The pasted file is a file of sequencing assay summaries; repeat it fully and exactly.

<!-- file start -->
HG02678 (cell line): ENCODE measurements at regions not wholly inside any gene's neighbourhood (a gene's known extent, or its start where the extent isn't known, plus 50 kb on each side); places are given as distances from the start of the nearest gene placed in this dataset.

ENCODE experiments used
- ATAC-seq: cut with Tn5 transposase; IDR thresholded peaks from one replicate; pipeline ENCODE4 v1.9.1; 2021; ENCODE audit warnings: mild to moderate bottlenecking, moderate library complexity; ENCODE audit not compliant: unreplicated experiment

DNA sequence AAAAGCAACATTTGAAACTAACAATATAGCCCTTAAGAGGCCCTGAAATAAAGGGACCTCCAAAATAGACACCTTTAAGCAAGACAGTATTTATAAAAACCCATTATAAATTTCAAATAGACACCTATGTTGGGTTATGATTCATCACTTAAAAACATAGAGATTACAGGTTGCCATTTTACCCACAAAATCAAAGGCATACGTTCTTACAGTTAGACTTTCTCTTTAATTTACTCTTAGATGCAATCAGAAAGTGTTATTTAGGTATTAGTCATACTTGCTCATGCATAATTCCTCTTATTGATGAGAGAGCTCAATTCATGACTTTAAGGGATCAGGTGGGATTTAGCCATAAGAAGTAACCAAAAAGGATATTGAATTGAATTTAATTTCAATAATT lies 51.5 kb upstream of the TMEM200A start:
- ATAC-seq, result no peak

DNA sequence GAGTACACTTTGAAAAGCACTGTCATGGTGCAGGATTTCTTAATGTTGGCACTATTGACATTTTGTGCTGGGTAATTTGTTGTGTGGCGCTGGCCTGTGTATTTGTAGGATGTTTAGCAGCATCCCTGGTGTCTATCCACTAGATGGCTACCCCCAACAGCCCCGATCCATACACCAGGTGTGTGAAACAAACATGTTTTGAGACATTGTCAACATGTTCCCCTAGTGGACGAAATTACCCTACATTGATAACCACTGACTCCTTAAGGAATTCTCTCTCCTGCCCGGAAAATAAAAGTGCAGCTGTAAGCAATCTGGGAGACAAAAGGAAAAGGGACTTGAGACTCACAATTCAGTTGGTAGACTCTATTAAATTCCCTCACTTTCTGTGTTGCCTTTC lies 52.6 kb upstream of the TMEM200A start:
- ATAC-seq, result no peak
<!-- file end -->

HG02678 (cell line): ENCODE measurements at regions not wholly inside any gene's neighbourhood (a gene's known extent, or its start where the extent isn't known, plus 50 kb on each side); places are given as distances from the start of the nearest gene placed in this dataset.

ENCODE experiments used
- ATAC-seq: cut with Tn5 transposase; IDR thresholded peaks from one replicate; pipeline ENCODE4 v1.9.1; 2021; ENCODE audit warnings: mild to moderate bottlenecking, moderate library complexity; ENCODE audit not compliant: unreplicated experiment

DNA sequence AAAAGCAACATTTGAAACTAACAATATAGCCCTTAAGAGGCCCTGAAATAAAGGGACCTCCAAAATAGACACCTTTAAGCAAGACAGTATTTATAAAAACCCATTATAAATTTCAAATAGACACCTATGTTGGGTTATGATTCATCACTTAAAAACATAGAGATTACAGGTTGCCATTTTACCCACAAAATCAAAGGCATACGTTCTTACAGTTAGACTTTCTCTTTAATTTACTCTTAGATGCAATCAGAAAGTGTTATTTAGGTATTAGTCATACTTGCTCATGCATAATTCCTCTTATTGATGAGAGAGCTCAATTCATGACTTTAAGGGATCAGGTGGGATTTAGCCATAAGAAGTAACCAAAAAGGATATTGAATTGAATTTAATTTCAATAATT lies 51.5 kb upstream of the TMEM200A start:
- ATAC-seq, result no peak

DNA sequence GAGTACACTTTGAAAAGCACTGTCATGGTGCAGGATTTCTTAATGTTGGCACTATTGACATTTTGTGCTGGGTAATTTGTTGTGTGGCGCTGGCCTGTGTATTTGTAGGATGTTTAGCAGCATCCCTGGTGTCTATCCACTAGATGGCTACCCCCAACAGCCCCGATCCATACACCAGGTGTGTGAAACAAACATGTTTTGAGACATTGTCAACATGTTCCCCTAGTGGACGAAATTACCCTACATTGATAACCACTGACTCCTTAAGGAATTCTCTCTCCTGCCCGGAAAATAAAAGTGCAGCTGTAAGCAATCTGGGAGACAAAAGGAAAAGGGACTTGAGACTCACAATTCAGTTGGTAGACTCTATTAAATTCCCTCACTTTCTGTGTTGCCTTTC lies 52.6 kb upstream of the TMEM200A start:
- ATAC-seq, result no peak